On Syrian Workers in Lebanon:
Golaniya brings up the topic of the attacks carried out by some Lebanese against some of the Syrian workers in Lebanon as the result of the political tensions over the past few years.
With all the difficulties I am facing right now in at the time being as a Syrian who proudly speaks her Syrian dialect, Syrian workers’ misery is tragical. Their lives are in danger each time Lebanon loses one of its personals. Cowardly enough, it is not the Syrian with deep pockets, students and business men, whom are subjective to this form of racism but it is those who are poor and also victim of its own government, Syrian government; the Syrian workers.[…]
There is no committee, international or local, that follows the Syrian workers’ special politicized case in Lebanon. While there is an international tribunal that investigates the murder of one man, 20 Syrian workers were reported dead and no human rights organization has broken the silence and speak of the violations of both Syrian and Lebanese regimes.
On the Freedom to Blog:
Bloggers in some Arab countries, supposedly friends of the west and the USA, are being jailed and silenced by their governments. Jeha discusses this phenomenon in this blog post:
Spare a prayer for Alaa Abd El-Fatah, Zouhair Yahyaoui, and countless other Arab bloggers who were trying to inform the world as to the true nature of our countries. It is not over, even when they’re out of jail; Zouhair paid his courage with his life, released from prison after much mistreatments, and Tunezine is now silent. Countless others have risen and will continue to rise.
Before the leaders of the “Free World” go on to meet those “leaders” of ours, spare a few thoughts for those of us who try and exercise that most basic of human rights; staying safe while trying to taste the fruits of freedom.
Should the “Free World” forget them and continue to sustain or harbour the enemies of our freedom, then the “Free World” better change its name…
… And the “Free World” can then learn to accept its sorry fate, as more 9/11’s are visited upon them; the more you give in to authoritarian fanatics, the more they want. Those who need to be convinced of this truth will never understand it.
For them, an Ostrich might as well replace that American bald eagle.
For Arab bloggers who try to remain anonymous, it is getting harder to do so by the day. In Lebanon, some subtle changes appeared lately; it may be that the leash is getting ever tighter, and would have been more so were it not for the diverging agendas of the country's rival services.
The “New Middle East” looks eerily familiar, far too much like the old; Condy Rice's “birth pangs” may actually prove to be the pains that herald the agony of a dream as history's second chance fades away…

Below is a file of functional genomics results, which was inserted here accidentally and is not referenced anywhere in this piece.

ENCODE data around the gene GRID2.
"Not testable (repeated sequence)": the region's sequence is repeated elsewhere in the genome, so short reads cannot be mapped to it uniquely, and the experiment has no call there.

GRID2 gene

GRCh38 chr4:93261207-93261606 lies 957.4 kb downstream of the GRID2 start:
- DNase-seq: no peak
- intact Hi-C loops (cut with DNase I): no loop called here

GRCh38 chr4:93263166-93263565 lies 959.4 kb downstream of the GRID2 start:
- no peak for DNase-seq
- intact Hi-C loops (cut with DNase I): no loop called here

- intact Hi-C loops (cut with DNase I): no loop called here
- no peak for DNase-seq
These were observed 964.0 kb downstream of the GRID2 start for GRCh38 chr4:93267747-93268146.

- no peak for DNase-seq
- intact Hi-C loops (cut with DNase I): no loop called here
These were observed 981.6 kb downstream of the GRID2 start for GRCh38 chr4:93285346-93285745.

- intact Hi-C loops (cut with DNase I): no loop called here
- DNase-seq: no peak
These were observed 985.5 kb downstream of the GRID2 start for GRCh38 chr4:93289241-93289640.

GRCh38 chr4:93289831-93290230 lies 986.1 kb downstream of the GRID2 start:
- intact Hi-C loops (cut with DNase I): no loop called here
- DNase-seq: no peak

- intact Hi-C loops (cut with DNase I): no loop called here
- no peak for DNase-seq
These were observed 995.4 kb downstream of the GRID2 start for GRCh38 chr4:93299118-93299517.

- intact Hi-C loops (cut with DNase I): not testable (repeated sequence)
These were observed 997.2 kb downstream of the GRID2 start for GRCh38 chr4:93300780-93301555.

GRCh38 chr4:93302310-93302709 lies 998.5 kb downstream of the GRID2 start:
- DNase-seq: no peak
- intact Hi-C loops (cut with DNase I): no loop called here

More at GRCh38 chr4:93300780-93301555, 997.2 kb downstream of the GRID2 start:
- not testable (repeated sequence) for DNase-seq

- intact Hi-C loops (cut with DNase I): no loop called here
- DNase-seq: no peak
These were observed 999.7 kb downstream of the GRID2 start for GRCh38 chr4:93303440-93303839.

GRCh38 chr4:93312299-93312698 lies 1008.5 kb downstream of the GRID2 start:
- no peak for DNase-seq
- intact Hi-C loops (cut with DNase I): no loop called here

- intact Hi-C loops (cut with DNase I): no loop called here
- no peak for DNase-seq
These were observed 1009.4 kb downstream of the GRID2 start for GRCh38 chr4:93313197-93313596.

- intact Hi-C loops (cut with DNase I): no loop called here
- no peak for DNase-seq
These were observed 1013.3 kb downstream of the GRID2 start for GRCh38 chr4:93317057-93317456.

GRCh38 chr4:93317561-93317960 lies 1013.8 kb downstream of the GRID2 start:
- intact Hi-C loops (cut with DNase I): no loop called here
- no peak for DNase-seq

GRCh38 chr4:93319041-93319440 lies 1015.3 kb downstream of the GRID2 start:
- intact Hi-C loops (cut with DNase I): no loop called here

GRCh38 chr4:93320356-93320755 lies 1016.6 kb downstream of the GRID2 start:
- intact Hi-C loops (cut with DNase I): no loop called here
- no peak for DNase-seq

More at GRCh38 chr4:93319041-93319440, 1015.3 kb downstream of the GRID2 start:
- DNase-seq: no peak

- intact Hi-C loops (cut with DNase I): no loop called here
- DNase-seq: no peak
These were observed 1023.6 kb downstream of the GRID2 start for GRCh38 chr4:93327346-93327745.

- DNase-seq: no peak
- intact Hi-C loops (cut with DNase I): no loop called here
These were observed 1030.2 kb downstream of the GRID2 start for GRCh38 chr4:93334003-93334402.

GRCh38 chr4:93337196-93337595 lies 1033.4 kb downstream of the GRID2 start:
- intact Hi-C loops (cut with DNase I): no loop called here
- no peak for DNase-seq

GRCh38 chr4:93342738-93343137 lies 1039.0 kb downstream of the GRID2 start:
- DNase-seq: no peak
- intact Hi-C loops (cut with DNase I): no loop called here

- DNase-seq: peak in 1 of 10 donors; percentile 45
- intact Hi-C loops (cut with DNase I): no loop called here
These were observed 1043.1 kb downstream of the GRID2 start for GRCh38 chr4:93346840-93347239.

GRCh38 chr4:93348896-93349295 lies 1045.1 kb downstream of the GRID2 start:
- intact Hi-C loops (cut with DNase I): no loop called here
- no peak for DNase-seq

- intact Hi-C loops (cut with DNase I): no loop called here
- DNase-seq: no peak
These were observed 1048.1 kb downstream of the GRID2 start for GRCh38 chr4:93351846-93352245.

On Resilience and Anti–Imperialism:
Serene explains why what she calls the colonial occupation of the Arab world is a bad idea:
But walk in the Arab world, and you will see, that though we are tired, we are not down. And we won't be any time soon. It just doesn't work that way.
That is the way that all areas of the world, all peoples strive, to overcome colonisation. And colonisation, like everything else, dies. People, the very essence of what it is to be human, conspire to find hope in some way or another, and you can see that struggle, written in the faces of millions.
For God's sake – just listen to dabke. Just watch it. Dance it – try it – and then face oppression.
The imperialists chose a bad spot to try and occupy – as imperialists most always do.
It's a moment, and though the fight is for the most part invisible, it is there. Meanwhile, in other places, it really is quite visible, but the media works very very hard to cover it up, even, by simply being a part of those benefiting from empire, unwittingly.
On being a Lebanese Leftist:
Finally, Bech explains are the implications of being a leftist in the confessional Lebanese
Being a leftist, is engaging above all in cultural issues. It is through the creation of meaning that oppression manifest itself. Paradoxically enough, although being a leftist is often equated with being a materialist and being concerned with the modes of production, social inequalities, etc. I think nothing of that can be understood without taking a close look at what bars some people to rise up and change the status quo, or to just follow different identification processes to arrive at new social realities. What better example to take here than Confessional Lebanon where specific ways of defining one's self along a sect has tamed a truly popular uprising. Of course, sectarian divisions exists because it pays to be sectarian, meaning that clientelistic ties makes it easy for various players to keep constituencies happy (by bribing them). And vice versa, any individual who needs something is much better going to the local sectarian leader in order for it to be done.